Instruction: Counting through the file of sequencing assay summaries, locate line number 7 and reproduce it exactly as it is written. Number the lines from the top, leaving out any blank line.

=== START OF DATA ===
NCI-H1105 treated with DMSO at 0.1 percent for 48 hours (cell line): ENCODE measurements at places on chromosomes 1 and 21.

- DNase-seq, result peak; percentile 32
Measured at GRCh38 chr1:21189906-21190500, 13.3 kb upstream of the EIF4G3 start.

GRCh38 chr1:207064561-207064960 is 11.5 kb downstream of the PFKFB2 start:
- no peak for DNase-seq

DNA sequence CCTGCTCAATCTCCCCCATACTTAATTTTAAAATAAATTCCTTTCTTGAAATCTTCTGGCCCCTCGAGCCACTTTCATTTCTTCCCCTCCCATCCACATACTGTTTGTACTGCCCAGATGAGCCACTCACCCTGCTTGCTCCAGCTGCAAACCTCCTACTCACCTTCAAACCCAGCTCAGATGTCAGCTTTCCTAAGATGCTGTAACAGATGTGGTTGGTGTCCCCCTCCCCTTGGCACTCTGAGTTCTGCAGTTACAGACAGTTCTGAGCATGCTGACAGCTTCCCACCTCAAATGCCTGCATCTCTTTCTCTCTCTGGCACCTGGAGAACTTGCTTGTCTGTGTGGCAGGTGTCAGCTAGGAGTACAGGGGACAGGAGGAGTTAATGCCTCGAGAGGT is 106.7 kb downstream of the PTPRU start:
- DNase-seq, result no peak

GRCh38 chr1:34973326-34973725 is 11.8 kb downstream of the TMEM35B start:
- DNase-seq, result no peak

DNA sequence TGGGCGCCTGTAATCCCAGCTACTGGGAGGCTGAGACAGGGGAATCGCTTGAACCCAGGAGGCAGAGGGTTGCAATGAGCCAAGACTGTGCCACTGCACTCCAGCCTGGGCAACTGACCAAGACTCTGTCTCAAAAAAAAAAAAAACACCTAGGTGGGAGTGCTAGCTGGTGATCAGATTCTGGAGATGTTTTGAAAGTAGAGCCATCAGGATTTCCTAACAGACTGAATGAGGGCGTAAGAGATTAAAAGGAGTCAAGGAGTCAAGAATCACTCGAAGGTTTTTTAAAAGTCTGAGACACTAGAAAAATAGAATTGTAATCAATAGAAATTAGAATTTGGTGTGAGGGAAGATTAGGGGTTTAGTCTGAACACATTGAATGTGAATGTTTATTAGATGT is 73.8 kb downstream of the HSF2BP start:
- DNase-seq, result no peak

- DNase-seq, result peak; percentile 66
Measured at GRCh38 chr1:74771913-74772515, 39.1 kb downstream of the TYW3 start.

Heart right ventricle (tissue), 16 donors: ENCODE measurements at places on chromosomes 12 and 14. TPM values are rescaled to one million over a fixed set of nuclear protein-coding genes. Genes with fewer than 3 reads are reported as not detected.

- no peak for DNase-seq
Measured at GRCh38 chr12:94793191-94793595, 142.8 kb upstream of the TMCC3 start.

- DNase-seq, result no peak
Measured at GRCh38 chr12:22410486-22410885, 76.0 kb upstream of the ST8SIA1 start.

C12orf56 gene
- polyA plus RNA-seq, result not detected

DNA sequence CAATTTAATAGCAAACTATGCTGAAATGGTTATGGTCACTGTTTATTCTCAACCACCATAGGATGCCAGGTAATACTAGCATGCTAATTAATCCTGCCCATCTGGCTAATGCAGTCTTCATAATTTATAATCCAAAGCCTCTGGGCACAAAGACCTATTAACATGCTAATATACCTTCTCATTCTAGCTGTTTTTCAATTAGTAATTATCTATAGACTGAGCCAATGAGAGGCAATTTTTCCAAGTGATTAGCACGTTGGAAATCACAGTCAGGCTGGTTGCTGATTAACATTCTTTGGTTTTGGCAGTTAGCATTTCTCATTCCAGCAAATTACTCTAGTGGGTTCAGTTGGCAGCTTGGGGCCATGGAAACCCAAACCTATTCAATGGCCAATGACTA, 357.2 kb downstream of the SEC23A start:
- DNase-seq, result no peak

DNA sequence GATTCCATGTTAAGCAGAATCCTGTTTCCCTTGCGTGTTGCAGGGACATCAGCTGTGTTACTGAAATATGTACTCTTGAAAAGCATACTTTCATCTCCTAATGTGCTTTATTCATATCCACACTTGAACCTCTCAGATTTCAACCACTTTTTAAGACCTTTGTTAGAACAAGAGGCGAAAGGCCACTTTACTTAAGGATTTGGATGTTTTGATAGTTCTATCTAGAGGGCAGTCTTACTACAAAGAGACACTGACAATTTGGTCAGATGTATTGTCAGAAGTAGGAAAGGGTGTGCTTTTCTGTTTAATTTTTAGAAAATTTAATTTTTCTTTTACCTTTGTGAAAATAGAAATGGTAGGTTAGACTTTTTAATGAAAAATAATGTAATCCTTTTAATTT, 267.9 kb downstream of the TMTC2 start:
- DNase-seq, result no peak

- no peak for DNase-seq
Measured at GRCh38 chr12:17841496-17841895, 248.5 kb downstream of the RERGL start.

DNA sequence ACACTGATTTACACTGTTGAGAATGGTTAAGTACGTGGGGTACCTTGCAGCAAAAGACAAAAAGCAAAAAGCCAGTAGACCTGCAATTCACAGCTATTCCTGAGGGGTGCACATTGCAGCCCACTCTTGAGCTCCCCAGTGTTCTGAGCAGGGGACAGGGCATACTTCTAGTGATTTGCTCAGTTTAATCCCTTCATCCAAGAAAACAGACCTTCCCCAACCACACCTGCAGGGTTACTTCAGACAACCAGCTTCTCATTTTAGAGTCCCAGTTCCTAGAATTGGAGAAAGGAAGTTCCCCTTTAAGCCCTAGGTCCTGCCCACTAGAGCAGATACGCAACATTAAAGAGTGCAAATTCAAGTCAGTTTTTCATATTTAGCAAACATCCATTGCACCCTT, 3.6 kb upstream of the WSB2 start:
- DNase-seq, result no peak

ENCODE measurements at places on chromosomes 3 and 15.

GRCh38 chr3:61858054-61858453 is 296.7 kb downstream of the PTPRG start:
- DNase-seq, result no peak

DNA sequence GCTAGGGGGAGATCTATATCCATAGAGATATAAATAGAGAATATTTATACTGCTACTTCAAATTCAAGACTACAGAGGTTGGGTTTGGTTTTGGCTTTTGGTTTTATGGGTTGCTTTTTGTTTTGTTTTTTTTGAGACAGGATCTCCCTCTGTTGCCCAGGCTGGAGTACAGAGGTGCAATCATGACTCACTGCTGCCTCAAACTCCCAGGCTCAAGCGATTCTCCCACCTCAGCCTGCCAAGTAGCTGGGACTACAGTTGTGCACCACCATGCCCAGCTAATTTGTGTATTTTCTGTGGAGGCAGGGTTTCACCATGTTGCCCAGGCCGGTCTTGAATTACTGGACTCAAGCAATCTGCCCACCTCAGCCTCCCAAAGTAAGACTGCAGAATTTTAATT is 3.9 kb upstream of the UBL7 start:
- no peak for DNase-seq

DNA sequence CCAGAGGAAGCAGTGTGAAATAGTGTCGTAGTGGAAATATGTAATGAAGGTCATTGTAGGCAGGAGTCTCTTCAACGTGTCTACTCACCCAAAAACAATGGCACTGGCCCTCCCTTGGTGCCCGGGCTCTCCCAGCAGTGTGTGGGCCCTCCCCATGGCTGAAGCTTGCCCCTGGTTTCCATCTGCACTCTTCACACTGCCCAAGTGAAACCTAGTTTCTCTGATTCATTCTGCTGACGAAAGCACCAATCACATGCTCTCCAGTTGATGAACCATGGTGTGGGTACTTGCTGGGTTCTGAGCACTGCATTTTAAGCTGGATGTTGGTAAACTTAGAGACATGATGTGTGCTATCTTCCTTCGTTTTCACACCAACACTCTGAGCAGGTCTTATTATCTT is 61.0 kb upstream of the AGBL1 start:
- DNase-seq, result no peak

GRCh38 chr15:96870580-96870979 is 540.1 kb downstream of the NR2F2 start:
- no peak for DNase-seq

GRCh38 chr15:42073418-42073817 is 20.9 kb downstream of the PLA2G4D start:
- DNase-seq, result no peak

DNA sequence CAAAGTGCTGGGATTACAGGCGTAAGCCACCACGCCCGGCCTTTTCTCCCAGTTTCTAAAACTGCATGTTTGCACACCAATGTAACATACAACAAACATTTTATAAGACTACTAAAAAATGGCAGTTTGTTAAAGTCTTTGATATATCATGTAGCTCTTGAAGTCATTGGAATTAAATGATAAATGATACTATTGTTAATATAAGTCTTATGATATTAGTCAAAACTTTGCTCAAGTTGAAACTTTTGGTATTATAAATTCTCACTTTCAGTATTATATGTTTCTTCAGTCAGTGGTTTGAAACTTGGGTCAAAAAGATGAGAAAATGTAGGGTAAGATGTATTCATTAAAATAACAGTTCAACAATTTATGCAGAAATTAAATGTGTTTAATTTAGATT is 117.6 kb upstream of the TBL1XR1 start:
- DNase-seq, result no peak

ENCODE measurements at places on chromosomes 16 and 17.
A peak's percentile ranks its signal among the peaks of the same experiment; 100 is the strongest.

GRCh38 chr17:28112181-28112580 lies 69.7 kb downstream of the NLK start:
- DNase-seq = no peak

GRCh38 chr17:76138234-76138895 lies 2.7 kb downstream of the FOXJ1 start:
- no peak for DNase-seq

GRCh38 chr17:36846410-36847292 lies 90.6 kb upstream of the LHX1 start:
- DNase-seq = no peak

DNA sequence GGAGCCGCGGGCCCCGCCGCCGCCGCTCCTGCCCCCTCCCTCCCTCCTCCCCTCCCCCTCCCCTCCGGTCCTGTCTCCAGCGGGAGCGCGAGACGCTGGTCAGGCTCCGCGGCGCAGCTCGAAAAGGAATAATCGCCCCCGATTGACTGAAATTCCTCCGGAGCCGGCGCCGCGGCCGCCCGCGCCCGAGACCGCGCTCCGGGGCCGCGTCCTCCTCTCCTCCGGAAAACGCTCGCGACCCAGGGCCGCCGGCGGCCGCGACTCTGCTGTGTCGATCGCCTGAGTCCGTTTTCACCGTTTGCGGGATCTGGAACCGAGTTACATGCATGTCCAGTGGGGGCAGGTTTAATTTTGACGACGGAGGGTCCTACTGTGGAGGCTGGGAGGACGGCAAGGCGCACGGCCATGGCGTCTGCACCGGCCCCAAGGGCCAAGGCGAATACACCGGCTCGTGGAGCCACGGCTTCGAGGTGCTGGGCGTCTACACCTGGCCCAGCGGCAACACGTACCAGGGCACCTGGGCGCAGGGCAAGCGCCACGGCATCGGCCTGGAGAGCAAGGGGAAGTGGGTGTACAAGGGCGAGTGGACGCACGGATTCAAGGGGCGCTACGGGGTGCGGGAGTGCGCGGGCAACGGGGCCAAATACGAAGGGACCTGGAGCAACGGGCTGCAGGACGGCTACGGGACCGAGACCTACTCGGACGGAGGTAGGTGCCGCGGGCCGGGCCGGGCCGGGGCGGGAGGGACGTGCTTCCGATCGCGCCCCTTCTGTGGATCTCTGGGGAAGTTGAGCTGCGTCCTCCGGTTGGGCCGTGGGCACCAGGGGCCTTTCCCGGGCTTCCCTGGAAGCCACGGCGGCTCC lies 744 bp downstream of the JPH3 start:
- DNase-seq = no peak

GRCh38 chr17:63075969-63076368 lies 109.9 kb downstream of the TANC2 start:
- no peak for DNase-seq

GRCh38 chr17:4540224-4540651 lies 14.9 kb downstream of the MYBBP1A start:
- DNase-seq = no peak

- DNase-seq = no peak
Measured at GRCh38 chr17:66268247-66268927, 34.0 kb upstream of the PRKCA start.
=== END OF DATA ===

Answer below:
- DNase-seq, result no peak